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"One could imagine a very ascetic sort of life ... where the body is ignored. This is something I've played with in my books, where people hate to be reminded sometimes that they have bodies, they find it very slow and tedious."
- William Gibson

Paid Avoidance Zone  
  An area where the inhabitants agree, for a government-paid fee, to live without sophisticated services.  

It's expensive to provide elaborate services (technical and social); so, what if you designated particular areas of the country and paid people to live there? The payment being less than it would cost to provide the infrastructure that we all expect as part of modern life.

...settlements created by refugees from Northern California after the Great Bay Quake. Literally millions of traumatized fugitives had straggled southward. For years they survived in tents and shanties, dependent on federal handouts .. afraid to enter a building with a solid roof for fear it would crash down and kill them.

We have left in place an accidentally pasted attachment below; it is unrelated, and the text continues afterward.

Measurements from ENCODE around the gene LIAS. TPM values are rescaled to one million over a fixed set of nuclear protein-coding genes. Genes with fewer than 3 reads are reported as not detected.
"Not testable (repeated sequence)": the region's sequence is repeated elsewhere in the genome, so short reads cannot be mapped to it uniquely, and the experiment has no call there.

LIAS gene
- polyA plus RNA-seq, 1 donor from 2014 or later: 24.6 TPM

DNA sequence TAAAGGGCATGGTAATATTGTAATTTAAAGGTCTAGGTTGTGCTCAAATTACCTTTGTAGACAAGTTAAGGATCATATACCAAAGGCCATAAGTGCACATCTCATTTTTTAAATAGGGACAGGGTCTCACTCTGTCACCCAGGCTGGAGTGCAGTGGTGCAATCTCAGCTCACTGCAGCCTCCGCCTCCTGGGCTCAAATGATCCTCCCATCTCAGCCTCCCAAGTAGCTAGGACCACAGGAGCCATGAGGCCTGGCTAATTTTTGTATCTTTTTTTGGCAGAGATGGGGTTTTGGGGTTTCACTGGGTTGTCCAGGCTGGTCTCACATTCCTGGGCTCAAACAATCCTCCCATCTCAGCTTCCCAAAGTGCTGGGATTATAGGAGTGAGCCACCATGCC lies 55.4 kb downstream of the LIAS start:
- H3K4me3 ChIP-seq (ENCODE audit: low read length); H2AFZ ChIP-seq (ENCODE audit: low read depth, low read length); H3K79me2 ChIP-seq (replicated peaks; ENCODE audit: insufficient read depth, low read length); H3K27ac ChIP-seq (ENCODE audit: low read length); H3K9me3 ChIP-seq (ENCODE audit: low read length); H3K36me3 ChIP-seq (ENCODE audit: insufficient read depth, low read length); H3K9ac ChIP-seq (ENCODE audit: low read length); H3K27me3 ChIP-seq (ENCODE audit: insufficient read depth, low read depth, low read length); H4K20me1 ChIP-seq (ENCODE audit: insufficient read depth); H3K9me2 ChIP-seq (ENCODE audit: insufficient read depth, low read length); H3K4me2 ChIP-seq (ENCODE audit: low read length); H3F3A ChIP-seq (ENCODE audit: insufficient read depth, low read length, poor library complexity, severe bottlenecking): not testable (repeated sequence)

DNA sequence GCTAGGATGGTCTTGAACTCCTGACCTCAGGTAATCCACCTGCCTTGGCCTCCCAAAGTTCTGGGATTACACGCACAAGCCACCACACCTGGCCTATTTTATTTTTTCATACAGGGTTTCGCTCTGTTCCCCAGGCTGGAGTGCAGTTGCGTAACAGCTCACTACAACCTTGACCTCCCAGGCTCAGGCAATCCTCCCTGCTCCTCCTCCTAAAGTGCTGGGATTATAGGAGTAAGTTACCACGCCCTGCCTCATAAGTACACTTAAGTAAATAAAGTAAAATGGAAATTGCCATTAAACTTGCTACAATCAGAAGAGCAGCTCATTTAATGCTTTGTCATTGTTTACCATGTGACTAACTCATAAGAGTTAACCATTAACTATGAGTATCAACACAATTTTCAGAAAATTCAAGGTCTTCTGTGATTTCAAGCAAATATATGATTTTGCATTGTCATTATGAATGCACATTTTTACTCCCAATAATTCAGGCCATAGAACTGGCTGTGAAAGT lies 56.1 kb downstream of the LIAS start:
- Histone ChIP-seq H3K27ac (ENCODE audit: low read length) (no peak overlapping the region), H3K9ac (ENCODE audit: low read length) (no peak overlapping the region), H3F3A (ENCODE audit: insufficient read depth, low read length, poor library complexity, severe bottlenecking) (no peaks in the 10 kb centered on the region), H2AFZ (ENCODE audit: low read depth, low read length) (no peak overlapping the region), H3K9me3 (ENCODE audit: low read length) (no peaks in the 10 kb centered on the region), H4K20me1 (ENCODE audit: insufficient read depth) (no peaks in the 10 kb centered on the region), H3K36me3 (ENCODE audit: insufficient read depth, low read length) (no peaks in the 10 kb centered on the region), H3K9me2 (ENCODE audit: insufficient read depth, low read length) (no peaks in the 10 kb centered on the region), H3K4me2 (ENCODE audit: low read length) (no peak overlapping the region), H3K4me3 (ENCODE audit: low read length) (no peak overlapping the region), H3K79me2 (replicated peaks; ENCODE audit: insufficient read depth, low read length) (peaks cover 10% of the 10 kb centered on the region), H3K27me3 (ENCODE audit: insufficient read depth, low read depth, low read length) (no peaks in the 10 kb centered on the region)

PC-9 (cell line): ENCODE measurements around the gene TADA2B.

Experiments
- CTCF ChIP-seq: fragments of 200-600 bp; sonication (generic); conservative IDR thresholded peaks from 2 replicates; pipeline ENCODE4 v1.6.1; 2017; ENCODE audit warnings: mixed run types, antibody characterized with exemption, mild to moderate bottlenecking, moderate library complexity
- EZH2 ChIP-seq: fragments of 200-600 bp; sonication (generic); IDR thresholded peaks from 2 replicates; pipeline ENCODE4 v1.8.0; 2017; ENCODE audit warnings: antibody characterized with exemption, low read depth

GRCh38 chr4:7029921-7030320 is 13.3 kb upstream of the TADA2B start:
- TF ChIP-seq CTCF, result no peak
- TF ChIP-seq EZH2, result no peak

...One of the best thing about a paid-avoidance area is that you can still get manual cooking.

From The Shockwave Rider, by John Brunner.
Published by Harper and Row in 1975
Additional resources -

The left-handed benefit, of course, is that you don't have to deal with all of the "conveniences" of modern life, like leaving a data-trail everywhere you go.

Paid avoidance zones are listed as technovelgy because, far from having no technology, they are sometimes showcases for ecofast building and other techniques that make maximum use of minimum resources.

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Additional resources:
  More Ideas and Technology from The Shockwave Rider
  More Ideas and Technology by John Brunner
  Tech news articles related to The Shockwave Rider
  Tech news articles related to works by John Brunner

Paid Avoidance Zone-related news articles:
  - Information-Free Zones Future Vacation Spot

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